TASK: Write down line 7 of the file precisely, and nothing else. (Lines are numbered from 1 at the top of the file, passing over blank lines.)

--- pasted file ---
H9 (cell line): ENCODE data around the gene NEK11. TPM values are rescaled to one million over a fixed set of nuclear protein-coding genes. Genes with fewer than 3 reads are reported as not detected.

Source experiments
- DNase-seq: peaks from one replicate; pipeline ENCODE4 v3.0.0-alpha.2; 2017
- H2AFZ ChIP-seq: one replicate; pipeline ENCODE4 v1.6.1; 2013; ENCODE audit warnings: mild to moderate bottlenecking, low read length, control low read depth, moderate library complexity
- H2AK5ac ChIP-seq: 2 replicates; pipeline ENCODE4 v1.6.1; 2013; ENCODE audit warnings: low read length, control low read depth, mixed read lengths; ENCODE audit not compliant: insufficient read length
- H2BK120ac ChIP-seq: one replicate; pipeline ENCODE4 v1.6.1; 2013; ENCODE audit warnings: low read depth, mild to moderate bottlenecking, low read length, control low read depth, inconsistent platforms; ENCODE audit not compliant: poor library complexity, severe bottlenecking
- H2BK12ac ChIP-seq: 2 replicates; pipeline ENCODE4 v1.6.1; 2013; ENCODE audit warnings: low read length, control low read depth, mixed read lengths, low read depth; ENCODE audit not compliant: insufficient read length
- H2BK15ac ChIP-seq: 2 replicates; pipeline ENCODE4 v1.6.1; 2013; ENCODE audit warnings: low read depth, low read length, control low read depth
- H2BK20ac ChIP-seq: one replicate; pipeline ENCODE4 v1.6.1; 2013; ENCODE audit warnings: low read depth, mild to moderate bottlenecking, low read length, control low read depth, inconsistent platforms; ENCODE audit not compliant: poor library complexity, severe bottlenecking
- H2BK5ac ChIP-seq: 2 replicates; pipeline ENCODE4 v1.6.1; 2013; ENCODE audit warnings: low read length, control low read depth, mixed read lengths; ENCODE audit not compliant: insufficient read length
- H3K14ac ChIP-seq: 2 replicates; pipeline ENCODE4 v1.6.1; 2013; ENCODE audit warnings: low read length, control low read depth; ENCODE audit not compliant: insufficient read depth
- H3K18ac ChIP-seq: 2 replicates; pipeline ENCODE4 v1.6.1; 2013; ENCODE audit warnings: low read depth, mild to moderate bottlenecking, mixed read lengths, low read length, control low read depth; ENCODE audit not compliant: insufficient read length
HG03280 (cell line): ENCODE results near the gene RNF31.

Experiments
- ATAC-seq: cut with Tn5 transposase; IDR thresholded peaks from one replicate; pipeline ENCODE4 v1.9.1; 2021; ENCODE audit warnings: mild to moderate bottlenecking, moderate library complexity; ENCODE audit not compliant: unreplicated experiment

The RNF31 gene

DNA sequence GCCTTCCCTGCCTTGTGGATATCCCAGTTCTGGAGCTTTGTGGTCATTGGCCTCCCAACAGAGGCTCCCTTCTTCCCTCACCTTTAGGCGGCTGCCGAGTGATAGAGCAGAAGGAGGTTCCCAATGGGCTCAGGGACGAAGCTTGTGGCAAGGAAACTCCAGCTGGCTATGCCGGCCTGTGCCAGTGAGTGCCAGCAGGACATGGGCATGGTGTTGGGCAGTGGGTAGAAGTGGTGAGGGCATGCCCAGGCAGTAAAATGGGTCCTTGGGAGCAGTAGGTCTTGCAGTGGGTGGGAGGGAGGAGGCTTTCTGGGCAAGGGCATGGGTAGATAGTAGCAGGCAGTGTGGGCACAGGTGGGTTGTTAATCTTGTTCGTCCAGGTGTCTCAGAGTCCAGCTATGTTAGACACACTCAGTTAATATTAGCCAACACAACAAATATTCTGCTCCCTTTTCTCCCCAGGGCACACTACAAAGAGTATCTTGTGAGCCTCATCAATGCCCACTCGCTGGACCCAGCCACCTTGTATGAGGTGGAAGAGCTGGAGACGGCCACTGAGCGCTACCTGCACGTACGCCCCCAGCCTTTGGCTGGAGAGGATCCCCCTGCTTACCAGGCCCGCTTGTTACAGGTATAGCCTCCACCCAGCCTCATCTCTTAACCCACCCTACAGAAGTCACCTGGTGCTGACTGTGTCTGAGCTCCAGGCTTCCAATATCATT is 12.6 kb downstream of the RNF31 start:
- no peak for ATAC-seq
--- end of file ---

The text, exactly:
- H2BK12ac ChIP-seq: 2 replicates; pipeline ENCODE4 v1.6.1; 2013; ENCODE audit warnings: low read length, control low read depth, mixed read lengths, low read depth; ENCODE audit not compliant: insufficient read length